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Immunosuppressants

Immunosuppressants are drugs used to reduce the activity of the body's immune system.

Immunosuppressants
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Immunosuppressants reduce the level of activity of the body's immune system. The immune system works to protect the body against infection and helps to destroy diseased cells. However, in certain conditions, known as autoimmune disorders, the immune system acts against the body's healthy tissues, and immunosuppressant drugs may be required to protect them from permanent damage. Immunosuppressants are also given just before transplant surgery and afterwards for life to prevent the immune system from attacking and rejecting the new organ. The drugs are also used to treat some cancers.

People who are taking immunosuppressant drugs are at increased risk of infection because the drugs reduce the body's ability to fight disease.

Common drugs

Corticosteroids: Prednisolone Cytotoxic immunosuppressants: Azathioprine, Cyclophosphamide, Methotrexate
Other immunosuppressants: Ciclosporin, Tacrolimus

What are the types of immunosuppressants?

The main types of drug used to suppress the activity of the immune system are corticosteroids and cytotoxic immunosuppressants. Other immunosuppressants that are commonly used include ciclosporin and tacrolimus.

Corticosteroids

You may be given oral corticosteroid drugs if you have an autoimmune disorder such as systemic lupus erythematosus. Corticosteroids weaken the immune system by affecting the activity of white blood cells, which are an essential component of the immune response.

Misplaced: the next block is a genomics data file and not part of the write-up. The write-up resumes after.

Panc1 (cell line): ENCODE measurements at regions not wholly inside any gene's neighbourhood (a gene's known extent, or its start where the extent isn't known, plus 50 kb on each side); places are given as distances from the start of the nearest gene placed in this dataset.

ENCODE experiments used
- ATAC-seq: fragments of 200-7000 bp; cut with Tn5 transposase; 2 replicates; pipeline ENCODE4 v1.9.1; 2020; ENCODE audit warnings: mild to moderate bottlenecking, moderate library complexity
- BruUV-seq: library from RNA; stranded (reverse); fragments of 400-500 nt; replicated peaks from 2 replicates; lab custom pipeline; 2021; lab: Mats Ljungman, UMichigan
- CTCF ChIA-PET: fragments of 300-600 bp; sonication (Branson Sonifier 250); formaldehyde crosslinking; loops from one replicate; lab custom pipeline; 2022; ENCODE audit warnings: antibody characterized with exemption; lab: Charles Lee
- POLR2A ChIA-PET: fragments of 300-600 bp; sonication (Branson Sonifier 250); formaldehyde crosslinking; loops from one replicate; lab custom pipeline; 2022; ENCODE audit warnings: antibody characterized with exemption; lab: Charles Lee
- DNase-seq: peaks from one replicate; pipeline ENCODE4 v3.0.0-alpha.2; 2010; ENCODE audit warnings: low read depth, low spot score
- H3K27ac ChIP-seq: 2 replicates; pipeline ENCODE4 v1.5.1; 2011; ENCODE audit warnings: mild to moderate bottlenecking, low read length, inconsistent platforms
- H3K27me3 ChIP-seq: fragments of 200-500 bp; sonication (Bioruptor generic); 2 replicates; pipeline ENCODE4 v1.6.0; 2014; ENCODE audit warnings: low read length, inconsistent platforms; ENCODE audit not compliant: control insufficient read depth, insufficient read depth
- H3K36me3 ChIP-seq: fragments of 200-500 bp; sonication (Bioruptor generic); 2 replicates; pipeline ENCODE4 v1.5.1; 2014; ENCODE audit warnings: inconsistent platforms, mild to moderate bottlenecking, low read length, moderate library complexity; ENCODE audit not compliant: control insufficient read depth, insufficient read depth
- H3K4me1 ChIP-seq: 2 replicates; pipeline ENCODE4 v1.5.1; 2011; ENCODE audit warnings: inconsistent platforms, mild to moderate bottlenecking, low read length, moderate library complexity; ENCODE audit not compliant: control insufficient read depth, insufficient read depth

Prolonged use of oral corticosteroids may cause acne, the development of a moon-shaped face, and weight gain. The drugs also increase the risk of developing osteoporosis, high blood pressure (see Hypertension), and diabetes mellitus, and may make some otherwise minor infections, such as chickenpox, life-threatening. You should not stop taking corticosteroids suddenly. Your pharmacist or doctor will issue a card giving details of your treatment, which you should carry at all times to inform health professionals in case of a medical emergency.

Cytotoxic immunosuppressants

If corticosteroids are ineffective, autoimmune disorders, such as rheumatoid arthritis, may be treated with cytotoxic immunosuppressants. This type of drug may also be used with corticosteroids so that the corticosteroid dose can be reduced. Some cytotoxic immunosuppressants are used to treat cancers, such as leukaemia, and to prevent the rejection of tissue grafts or organ transplants. The drugs suppress the immune system by stopping the growth of new white blood cells in the bone marrow.

Cytotoxic immunosuppressant drugs can cause side effects including nausea, vomiting, diarrhoea, hair loss, and sterility. They may also cause easy bruising and abnormal bleeding, such as nosebleeds. You will need regular blood tests to monitor the drug's effects.

Other immunosuppressants

Ciclosporin and tacrolimus are drugs that may be given to prevent the rejection of a transplanted organ. Ciclosporin may also be used to treat autoimmune disorders, such as rheumatoid arthritis, when other drugs are ineffective. The drugs work in similar ways by blocking the action of white blood cells that are involved in the immune response.

Ciclosporin and tacrolimus are often given as intravenous infusions before a transplant operation and are taken orally afterwards. These drugs may cause side effects such as tiredness, gastrointestinal upsets, and excessive hair growth. They can also cause high blood pressure and kidney damage, and regular blood tests are needed to check kidney function.

Warning

When taking immunosuppressant drugs, it is important that you report any signs of infection, such as a sore throat or fever, or any unusual bruising or bleeding to your doctor immediately.

Posted 09.09.2010

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